Chebyshev, Pafnutii Lvovich
Copyright notice |
---|
This article Pafnutii Lvovich Chebyshev was adapted from an original article by , which appeared in StatProb: The Encyclopedia Sponsored by Statistics and Probability Societies. The original article ([http://statprob.com/encyclopedia/PafnutiiLvovichCHEBYSHEVOrTCHEBICHEF.html StatProb Source], Local Files: pdf | tex) is copyrighted by the author(s), the article has been donated to Encyclopedia of Mathematics, and its further issues are under Creative Commons Attribution Share-Alike License'. All pages from StatProb are contained in the Category StatProb. |
Pafnutii Lvovich CHEBYSHEV (or TCHÉBICHEF)
b. 16 May 1821 (o.s.) - d. 26 November 1894 (o.s.)
Summary Chebyshev is regarded as the founder of the St. Petersburg School of mathematics, which encompassed path-breaking work in probability theory. The Chebyshev Inequality carries his name; he initiated rigorous work on a general version of the Central Limit Theorem.
Chebyshev was born in the village of Okatovo, Borovskii uezd (district of the town of Borovsk), Kaluga \.{g}ubernia. His education prior to the move of the family to Moscow in 1832 was at the home of his parents in Okatovo. His mother taught him reading and writing amongst other things; but arithmetic and the French language were taught to him by a female cousin, Avdotiia Kvintillianovna Sukhareva described (Prudnikov, 1976, pp. 18 and 30) as an educated girl and a governess to the Chebyshev children. It is instructive to note now when women's roles are more clearly appreciated, that the history of mathematics may owe much to this woman; Chebyshev kept a picture of her all his life. Nikoforovsky (1992, p. 130) notes that, indeed, Chebyshev completely mastered French, and said that he thought out his works in French, and only then composed them in Russian. In considering scientific problems, he had the habit of lapsing into French. This explains much of his subsequent francophilia.
After enrolling at Moscow University in 1837, Chebyshev came under the mathematical influence of Nikolai Efimovich Zernov (1804-1862) and Nikolai Dmitrievich Brashman (1796-1866). The inspiration of Brashman on Chebyshev devoting himself to mathematics and Chebyshev's veneration of him, is well-known (he kept a photograph which Brashman had given him until his own death). From Zernov Chebyshev learned "pure mathematics"; according to Nikoforovsky (1992, p. 126) ``$\cdots$ a solid knowledge of the foundations of mathematics, enabling him to conduct independent research". He could hardly have had a better-qualified teacher: Zernov was the first in Russia to obtain the degree of Doctor of Mathematical Sciences (in 1837).
The year 1841 was notable in that Chebyshev completed his university course, and began to prepare for his magisterial exams. On 17 June (o.s.) 1841, at a commemorative ceremony at Moscow University, Brashman read an address entitled ``On the influence of the mathematical sciences on the development of intellectual capabilities" which was in part a stimulus for both the probabilistic works: Buniakovsky's book ``Foundations of the Mathematical Theory of Probabilities" of 1846 (the first probability treatise in the Russian language), and Chebyshev's magisterial thesis, defended in 1846, but apparently published in 1845: ``An Essay on Elementary Analysis of the Theory of Probabilities."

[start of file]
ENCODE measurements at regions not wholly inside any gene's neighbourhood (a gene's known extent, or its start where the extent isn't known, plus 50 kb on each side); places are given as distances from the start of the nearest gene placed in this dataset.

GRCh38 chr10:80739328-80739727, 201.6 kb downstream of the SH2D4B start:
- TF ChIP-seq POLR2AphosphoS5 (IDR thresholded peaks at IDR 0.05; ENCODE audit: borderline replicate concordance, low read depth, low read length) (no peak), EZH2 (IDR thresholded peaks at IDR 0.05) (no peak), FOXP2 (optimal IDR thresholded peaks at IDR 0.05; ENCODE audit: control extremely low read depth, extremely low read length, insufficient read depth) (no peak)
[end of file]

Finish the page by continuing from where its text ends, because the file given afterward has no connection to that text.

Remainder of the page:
This thesis (for a reprinting see Chebyshev, 1955) gives as its motivation, dated 17 October (o.s.) 1844:
"To show without using transcendental analysis the fundamental theorems of the calculus of probabilities and their main applications, to serve as a support for all branches of knowledge, based on observations and evidence - that was the topic put to me for realization by his eminence the lord guardian Count Sergei Grigorievich Stroganov $cdots$"
Sergei Grigorievich Stroganov (1794-1882) was not a supervisor in the normal technical sense. An aristocrat and capable general, in the tradition of the times he was appointed to a sequence of top administrative roles. In particular, in the period 1835-1847 was guardian [popechitel'] of the Moscow Educational Region. According to the Entsyklopedicheskii Slovar: "Contemporaries describe these years as a golden era for Moscow University, since he personally became involved in raising the quality of its professoriate, and had a gift for finding talented people whom he then supported and protected......"
We can see that Chebyshev was fortunate in coming to Moscow University as student in 1837, and that he was one of those favoured and encouraged by Stroganov, possibly through the intervention of Brashman.
In the event the magisterial dissertation was entirely theoretical. Its impact at the time appears not to have been large. It does give, as promised, an elementary but rigorous analytical discussion of the then principal aspects of probability theory, requiring no calculus, only algebra; and directs the reader to the use of a supplied table of values for applications. It led to a remarkable paper published in 1846 giving an analytical deduction of the Weak Law of Large Numbers of Poisson, which, in spite of the eminence of the journal ("Crelle's J. Reine Angew. Mathematik), passed unnoticed among the French mathematicians to whom the Law remained an object of controversy. Both the dissertation and paper display a new feature within probability theory, the estimation of deviation from the limit.